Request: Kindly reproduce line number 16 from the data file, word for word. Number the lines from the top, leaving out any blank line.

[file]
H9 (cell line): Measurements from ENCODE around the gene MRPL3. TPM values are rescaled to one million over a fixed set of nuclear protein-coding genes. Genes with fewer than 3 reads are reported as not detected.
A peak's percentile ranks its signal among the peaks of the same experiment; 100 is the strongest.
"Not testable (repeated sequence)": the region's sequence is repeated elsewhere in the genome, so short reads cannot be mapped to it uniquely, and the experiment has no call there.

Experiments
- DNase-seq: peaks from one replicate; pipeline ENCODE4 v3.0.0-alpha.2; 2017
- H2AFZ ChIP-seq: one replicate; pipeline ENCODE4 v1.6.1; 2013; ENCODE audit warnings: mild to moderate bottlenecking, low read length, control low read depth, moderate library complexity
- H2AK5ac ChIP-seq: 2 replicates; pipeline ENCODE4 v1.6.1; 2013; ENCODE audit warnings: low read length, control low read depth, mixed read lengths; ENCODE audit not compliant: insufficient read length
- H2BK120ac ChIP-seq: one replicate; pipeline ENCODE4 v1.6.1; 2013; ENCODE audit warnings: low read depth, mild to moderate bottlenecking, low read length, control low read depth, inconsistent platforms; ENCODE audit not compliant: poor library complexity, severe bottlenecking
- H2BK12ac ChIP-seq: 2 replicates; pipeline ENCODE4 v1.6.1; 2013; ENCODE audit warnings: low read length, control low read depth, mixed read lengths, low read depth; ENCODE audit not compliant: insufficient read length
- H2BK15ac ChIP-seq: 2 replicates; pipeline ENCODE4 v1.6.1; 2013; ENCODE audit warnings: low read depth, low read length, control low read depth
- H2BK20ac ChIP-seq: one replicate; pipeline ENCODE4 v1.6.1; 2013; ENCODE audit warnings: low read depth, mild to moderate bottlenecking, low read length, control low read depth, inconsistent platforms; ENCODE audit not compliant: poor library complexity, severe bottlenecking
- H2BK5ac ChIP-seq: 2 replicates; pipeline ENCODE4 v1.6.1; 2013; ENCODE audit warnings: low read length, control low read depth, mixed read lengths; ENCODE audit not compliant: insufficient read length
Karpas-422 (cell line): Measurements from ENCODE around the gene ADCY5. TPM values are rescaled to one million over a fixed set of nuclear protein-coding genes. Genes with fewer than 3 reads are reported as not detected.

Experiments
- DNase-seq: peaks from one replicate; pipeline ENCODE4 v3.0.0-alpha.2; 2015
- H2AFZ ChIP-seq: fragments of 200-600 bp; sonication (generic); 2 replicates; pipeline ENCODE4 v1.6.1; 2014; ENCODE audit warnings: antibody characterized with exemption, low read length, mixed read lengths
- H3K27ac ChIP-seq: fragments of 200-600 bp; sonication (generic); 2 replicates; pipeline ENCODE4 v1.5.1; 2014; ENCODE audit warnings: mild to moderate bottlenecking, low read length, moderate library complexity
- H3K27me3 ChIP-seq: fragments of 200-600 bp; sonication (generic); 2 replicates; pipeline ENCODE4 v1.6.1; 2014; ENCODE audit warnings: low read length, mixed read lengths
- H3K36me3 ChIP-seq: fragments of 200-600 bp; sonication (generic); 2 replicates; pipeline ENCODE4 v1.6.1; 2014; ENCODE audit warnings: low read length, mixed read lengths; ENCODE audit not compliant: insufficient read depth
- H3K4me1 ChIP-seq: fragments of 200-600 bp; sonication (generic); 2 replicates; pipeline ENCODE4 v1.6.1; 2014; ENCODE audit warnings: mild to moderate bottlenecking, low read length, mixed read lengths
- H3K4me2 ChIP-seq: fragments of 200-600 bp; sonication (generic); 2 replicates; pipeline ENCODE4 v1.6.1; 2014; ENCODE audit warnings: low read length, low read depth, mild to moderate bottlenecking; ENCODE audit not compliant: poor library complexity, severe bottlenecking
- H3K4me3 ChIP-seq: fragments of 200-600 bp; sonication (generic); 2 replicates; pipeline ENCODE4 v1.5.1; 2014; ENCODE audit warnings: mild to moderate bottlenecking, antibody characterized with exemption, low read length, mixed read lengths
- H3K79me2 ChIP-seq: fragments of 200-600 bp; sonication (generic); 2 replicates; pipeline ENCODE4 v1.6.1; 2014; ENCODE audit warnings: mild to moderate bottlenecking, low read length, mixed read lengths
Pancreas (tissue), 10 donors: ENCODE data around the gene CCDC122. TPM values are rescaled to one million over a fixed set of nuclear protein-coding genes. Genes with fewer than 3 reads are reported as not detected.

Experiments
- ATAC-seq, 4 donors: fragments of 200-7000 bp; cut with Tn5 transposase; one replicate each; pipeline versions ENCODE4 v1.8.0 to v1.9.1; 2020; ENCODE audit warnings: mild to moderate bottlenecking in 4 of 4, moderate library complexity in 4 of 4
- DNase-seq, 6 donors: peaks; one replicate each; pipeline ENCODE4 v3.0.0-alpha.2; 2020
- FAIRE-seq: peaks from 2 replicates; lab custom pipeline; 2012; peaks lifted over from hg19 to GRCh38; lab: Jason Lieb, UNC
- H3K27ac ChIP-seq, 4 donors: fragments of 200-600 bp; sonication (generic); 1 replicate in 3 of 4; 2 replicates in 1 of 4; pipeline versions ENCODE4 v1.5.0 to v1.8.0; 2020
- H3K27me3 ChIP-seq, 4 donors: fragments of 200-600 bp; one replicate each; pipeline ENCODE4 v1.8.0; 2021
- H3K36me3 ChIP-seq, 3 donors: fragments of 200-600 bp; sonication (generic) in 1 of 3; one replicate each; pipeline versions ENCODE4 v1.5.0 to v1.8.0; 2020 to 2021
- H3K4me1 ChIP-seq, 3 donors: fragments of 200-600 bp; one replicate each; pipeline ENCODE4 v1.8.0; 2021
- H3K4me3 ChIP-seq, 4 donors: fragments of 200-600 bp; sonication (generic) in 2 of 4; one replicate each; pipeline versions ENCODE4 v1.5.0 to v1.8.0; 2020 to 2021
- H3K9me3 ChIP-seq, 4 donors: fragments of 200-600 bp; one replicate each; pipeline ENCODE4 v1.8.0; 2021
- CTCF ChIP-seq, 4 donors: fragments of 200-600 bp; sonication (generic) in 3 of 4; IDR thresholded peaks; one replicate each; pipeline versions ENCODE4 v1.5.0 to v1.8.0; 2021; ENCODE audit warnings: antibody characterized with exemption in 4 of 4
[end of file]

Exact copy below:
- H2AFZ ChIP-seq: fragments of 200-600 bp; sonication (generic); 2 replicates; pipeline ENCODE4 v1.6.1; 2014; ENCODE audit warnings: antibody characterized with exemption, low read length, mixed read lengths